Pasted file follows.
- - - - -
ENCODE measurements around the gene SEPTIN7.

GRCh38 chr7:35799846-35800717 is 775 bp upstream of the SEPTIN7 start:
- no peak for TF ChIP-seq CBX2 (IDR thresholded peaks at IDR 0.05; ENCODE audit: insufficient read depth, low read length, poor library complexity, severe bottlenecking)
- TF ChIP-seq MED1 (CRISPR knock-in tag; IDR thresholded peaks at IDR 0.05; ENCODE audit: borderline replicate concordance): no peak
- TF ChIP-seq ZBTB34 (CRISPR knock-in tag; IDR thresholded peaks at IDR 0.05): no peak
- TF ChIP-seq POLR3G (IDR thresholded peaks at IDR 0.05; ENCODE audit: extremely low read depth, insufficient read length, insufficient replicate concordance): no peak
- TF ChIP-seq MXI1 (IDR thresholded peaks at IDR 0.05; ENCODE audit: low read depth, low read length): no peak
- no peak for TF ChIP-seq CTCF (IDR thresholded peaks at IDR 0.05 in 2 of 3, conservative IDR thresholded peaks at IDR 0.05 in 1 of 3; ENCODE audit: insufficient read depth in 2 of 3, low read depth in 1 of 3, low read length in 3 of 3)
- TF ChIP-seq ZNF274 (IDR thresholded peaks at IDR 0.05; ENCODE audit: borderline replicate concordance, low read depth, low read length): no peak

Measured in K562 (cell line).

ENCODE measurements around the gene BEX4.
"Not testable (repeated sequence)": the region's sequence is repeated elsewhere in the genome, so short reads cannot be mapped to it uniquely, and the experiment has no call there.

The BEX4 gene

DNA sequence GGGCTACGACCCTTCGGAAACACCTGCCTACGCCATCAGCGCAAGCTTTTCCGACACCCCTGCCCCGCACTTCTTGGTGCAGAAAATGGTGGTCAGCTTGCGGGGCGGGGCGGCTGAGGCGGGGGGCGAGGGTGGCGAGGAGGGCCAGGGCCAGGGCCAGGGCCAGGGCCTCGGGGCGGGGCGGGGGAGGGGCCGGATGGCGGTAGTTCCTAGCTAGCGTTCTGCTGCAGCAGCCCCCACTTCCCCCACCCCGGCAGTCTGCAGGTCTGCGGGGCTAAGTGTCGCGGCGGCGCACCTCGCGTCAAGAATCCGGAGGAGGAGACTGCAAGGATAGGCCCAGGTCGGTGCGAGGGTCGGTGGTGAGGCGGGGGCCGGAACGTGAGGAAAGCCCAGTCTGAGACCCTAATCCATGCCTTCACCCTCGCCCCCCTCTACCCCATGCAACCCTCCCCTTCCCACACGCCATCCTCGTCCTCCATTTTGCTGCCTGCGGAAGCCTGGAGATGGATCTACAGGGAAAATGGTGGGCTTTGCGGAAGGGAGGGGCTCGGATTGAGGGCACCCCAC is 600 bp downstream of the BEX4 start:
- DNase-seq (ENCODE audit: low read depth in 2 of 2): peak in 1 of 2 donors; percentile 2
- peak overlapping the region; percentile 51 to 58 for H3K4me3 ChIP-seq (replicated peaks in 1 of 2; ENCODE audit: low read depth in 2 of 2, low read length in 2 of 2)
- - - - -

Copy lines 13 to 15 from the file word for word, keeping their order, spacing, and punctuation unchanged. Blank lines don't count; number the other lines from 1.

The BEX4 gene

DNA sequence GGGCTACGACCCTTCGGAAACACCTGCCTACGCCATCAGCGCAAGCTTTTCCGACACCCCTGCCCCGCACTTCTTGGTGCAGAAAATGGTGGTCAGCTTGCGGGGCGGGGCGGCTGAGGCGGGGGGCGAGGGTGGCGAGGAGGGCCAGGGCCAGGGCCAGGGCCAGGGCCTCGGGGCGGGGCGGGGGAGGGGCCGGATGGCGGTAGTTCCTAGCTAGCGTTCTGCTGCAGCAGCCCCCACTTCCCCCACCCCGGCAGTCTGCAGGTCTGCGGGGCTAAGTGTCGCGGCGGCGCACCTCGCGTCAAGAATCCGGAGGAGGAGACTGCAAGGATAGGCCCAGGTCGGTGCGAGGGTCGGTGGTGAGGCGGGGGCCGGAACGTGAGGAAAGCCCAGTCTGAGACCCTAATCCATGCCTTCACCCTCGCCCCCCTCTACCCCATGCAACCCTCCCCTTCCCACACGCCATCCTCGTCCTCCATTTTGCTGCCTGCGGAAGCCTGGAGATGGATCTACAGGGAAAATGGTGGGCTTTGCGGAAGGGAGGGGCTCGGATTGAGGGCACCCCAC is 600 bp downstream of the BEX4 start:
- DNase-seq (ENCODE audit: low read depth in 2 of 2): peak in 1 of 2 donors; percentile 2